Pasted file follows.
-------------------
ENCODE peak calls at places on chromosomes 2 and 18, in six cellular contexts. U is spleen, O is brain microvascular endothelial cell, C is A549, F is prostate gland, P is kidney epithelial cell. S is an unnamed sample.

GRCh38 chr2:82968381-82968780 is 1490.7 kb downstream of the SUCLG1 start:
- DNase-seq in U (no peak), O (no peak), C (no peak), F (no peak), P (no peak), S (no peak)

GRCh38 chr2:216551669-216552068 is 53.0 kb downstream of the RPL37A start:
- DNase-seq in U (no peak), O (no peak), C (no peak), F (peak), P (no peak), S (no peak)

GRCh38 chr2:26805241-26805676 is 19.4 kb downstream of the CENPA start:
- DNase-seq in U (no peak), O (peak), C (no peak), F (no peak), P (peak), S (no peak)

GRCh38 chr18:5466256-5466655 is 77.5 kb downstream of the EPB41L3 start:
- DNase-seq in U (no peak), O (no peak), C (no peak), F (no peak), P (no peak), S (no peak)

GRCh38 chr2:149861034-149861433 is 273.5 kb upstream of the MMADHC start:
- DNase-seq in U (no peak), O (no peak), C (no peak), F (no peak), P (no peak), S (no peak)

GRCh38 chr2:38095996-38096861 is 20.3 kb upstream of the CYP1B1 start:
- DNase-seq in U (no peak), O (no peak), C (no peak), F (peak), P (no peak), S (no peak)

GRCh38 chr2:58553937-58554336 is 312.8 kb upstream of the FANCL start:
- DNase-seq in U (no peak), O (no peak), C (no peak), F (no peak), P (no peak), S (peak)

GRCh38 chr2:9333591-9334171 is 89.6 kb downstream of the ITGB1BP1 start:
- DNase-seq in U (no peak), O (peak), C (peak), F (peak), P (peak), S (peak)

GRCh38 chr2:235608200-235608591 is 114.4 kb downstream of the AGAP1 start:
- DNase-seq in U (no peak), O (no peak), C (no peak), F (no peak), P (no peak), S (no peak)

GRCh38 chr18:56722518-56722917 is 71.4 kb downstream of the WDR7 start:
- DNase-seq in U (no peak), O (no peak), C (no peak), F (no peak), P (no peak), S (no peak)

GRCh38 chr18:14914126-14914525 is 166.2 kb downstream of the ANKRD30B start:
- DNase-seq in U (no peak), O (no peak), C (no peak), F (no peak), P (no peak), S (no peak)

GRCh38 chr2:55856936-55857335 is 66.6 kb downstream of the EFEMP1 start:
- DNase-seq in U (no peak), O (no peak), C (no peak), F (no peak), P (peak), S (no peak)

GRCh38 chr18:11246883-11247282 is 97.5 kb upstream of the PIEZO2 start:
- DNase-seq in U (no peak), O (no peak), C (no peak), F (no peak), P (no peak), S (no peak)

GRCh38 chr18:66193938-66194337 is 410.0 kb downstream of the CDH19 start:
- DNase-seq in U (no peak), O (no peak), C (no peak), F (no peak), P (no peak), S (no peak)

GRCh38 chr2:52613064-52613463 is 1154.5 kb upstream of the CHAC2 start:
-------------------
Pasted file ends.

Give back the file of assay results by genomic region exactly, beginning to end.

ENCODE peak calls at places on chromosomes 2 and 18, in six cellular contexts. U is spleen, O is brain microvascular endothelial cell, C is A549, F is prostate gland, P is kidney epithelial cell. S is an unnamed sample.

GRCh38 chr2:82968381-82968780 is 1490.7 kb downstream of the SUCLG1 start:
- DNase-seq in U (no peak), O (no peak), C (no peak), F (no peak), P (no peak), S (no peak)

GRCh38 chr2:216551669-216552068 is 53.0 kb downstream of the RPL37A start:
- DNase-seq in U (no peak), O (no peak), C (no peak), F (peak), P (no peak), S (no peak)

GRCh38 chr2:26805241-26805676 is 19.4 kb downstream of the CENPA start:
- DNase-seq in U (no peak), O (peak), C (no peak), F (no peak), P (peak), S (no peak)

GRCh38 chr18:5466256-5466655 is 77.5 kb downstream of the EPB41L3 start:
- DNase-seq in U (no peak), O (no peak), C (no peak), F (no peak), P (no peak), S (no peak)

GRCh38 chr2:149861034-149861433 is 273.5 kb upstream of the MMADHC start:
- DNase-seq in U (no peak), O (no peak), C (no peak), F (no peak), P (no peak), S (no peak)

GRCh38 chr2:38095996-38096861 is 20.3 kb upstream of the CYP1B1 start:
- DNase-seq in U (no peak), O (no peak), C (no peak), F (peak), P (no peak), S (no peak)

GRCh38 chr2:58553937-58554336 is 312.8 kb upstream of the FANCL start:
- DNase-seq in U (no peak), O (no peak), C (no peak), F (no peak), P (no peak), S (peak)

GRCh38 chr2:9333591-9334171 is 89.6 kb downstream of the ITGB1BP1 start:
- DNase-seq in U (no peak), O (peak), C (peak), F (peak), P (peak), S (peak)

GRCh38 chr2:235608200-235608591 is 114.4 kb downstream of the AGAP1 start:
- DNase-seq in U (no peak), O (no peak), C (no peak), F (no peak), P (no peak), S (no peak)

GRCh38 chr18:56722518-56722917 is 71.4 kb downstream of the WDR7 start:
- DNase-seq in U (no peak), O (no peak), C (no peak), F (no peak), P (no peak), S (no peak)

GRCh38 chr18:14914126-14914525 is 166.2 kb downstream of the ANKRD30B start:
- DNase-seq in U (no peak), O (no peak), C (no peak), F (no peak), P (no peak), S (no peak)

GRCh38 chr2:55856936-55857335 is 66.6 kb downstream of the EFEMP1 start:
- DNase-seq in U (no peak), O (no peak), C (no peak), F (no peak), P (peak), S (no peak)

GRCh38 chr18:11246883-11247282 is 97.5 kb upstream of the PIEZO2 start:
- DNase-seq in U (no peak), O (no peak), C (no peak), F (no peak), P (no peak), S (no peak)

GRCh38 chr18:66193938-66194337 is 410.0 kb downstream of the CDH19 start:
- DNase-seq in U (no peak), O (no peak), C (no peak), F (no peak), P (no peak), S (no peak)

GRCh38 chr2:52613064-52613463 is 1154.5 kb upstream of the CHAC2 start: